As the wild card, he was No. 7 and needed to beat the winner of the other six challengers’ matches, and then face the No. 1 Greco-Roman National Champion twice. “And that’s what I did.” Later, Kurlander’s top competitor became his biggest cheerleader, he said, demonstrating the type of camaraderie and brotherhood Kurlander found in the sport.

He made the 1986 USA Men’s Greco-Roman (Espoir) World Team and competed for Team USA in the World Championships in Colorado Springs, placing in the top 10. The following year, he became JMU’s first NCAA Division I All-American in wrestling. In 2018 he was inducted into JMU Athletics Hall of Fame.

Those achievements alone might have been enough to last a lifetime, but Kurlander was only getting started. “I did the world championships and then I got pretty injured, and then found acting,” he said.

After completing his four years of eligibility without taking a red-shirt year, he still needed a fifth year at JMU to graduate with a degree in communications, in part because he’d spent so much time on his sport. But, without wrestling to fill his schedule anymore, he sought other interests, discovering a love of acting after someone heard him singing at a party and asked if he would audition for a school musical.

In 1989, he joined the Screen Actors Guild — and following graduate school for theater, some stints at Shakespeare festivals and regional theaters, and several guest-starring roles over the years — Kurlander was cast as the lead of the 2022 thriller Black Balsam opposite Josie Davis, and will appear in the upcoming action thriller Hard Matter with Harvey Keitel that wrapped filming in 2022.

Also cast as a psychopathic British billionaire for this year’s The Ritual Killer, alongside Yellowstone actor Cole Hauser as Detective Lucas Boyd, Kurlander had everyone on set convinced that he was British. “I stayed in dialect on set, because they didn’t have a dialect coach,” he said. When asked where he had traveled from, he recalled telling someone that he had grown up in Brighton (near Rochester, New York), though he figured they might have concluded he meant the southern English seaside city. 

Modeling his accent on British entrepreneur Richard Branson’s voice, Kurlander said, “I wanted a man who came from somewhere.” Kurlander played a rich villain, and he researched various traits of CEOs to help develop his character’s particular psychosis.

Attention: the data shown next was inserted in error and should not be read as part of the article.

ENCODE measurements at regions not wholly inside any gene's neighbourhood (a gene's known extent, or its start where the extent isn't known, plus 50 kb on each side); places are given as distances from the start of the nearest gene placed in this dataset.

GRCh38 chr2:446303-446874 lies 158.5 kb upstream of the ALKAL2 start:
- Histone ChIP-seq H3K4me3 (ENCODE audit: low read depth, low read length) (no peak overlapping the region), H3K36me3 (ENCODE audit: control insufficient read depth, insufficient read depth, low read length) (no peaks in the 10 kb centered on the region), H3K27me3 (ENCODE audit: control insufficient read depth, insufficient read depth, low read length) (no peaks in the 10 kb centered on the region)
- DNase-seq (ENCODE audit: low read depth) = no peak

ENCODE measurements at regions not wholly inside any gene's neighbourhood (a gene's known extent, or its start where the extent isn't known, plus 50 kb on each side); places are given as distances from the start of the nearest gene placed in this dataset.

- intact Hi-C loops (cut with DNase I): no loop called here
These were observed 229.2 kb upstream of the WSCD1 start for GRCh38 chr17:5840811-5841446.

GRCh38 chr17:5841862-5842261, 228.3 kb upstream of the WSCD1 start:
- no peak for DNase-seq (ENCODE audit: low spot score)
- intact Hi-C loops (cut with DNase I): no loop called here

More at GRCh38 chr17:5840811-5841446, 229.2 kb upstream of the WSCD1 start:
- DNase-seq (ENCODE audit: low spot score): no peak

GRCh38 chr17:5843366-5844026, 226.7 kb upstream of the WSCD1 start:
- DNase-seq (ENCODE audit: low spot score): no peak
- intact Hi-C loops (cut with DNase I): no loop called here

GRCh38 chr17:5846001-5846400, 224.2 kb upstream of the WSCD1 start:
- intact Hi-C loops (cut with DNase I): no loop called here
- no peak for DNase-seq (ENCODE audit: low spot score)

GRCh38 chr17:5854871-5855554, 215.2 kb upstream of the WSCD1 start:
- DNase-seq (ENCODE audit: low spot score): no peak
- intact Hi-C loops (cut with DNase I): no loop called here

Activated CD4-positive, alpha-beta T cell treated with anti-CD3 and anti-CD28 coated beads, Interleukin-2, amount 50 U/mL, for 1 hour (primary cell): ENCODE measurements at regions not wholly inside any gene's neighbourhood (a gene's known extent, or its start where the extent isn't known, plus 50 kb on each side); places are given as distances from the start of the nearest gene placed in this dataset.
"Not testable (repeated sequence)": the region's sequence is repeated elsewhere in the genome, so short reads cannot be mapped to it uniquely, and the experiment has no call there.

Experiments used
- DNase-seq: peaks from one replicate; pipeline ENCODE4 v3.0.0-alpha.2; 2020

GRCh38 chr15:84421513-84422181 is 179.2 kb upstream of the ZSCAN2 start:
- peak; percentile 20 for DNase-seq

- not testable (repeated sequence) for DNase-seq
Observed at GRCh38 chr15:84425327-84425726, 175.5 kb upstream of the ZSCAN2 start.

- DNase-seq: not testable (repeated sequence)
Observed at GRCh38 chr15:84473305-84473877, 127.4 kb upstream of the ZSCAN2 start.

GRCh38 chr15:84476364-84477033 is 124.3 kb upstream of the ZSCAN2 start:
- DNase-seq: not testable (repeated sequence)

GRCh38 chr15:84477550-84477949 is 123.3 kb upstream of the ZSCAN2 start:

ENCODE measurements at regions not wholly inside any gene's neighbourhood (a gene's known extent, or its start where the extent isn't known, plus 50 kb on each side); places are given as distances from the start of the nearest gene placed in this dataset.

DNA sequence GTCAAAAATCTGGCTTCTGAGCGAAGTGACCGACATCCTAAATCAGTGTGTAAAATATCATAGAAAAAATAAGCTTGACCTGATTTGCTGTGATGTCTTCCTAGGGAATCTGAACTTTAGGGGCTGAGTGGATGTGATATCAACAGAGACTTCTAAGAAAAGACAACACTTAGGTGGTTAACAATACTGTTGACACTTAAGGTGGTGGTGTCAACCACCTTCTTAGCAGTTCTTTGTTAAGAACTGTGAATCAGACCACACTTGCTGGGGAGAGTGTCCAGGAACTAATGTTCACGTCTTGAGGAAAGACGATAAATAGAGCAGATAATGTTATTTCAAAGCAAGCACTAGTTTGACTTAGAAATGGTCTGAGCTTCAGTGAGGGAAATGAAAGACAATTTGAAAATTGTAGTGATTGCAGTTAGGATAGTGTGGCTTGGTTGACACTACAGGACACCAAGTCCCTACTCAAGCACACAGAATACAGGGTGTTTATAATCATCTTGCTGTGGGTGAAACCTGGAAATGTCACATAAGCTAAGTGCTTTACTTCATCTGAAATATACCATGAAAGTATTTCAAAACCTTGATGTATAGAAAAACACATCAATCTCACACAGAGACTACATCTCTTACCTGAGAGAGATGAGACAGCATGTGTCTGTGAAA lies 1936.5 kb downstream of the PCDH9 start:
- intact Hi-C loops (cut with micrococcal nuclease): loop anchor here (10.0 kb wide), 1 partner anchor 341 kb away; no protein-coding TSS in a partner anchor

The filming experience also gave him the chance to work on his improv and writing skills, particularly when he and co-star Vernon Davis, retired Washington Commanders tight end, rewrote a scene that would have their characters connecting near the Roman Colosseum.  “That’s part of the process, taking ownership of the work,” Kurlander said.

Working with legendary actor Morgan Freeman on the film was “amazing, incredible,” he said. “That’s a lot of how you learn is either watching the work of the greats or working with them side by side, and seeing how they approach it.” 


Though Kurlander had two recent movies premiere, including The Ritual Killer, and had a guest spot on The Wonder Years reboot, this year has also thrown some curveballs, in particular the Writers Guild of America strike, which started May 2, and then the SAG-American Federation of Television and Radio Artists’ strike, which began July 14. As of Sept. 24, the WGA has reached a tentative agreement with the Alliance of Motion Pictures and Television Producers, and picketing has been suspended; however, the deal isn't finalized yet, and the SAG-AFTRA strike is ongoing. Among the various sticking points for both groups are the possibility of artificial intelligence taking jobs from writers and actors, and the rise in streaming platforms not allowing for the residuals that writers and actors previously received for full-season runs and syndication.

Brian Kurlander sits in the auditorium seats at Byers Theatre.
Brian Kurlander sits in the theater at Conant Performing Arts Center at Oglethorpe University in Brookhaven, Georgia. He was recently elected to a two-year term on the Atlanta SAG-AFTRA board and as an Atlanta delegate for the SAG-AFTRA National Convention. (Photo by David Clifton-Strawn)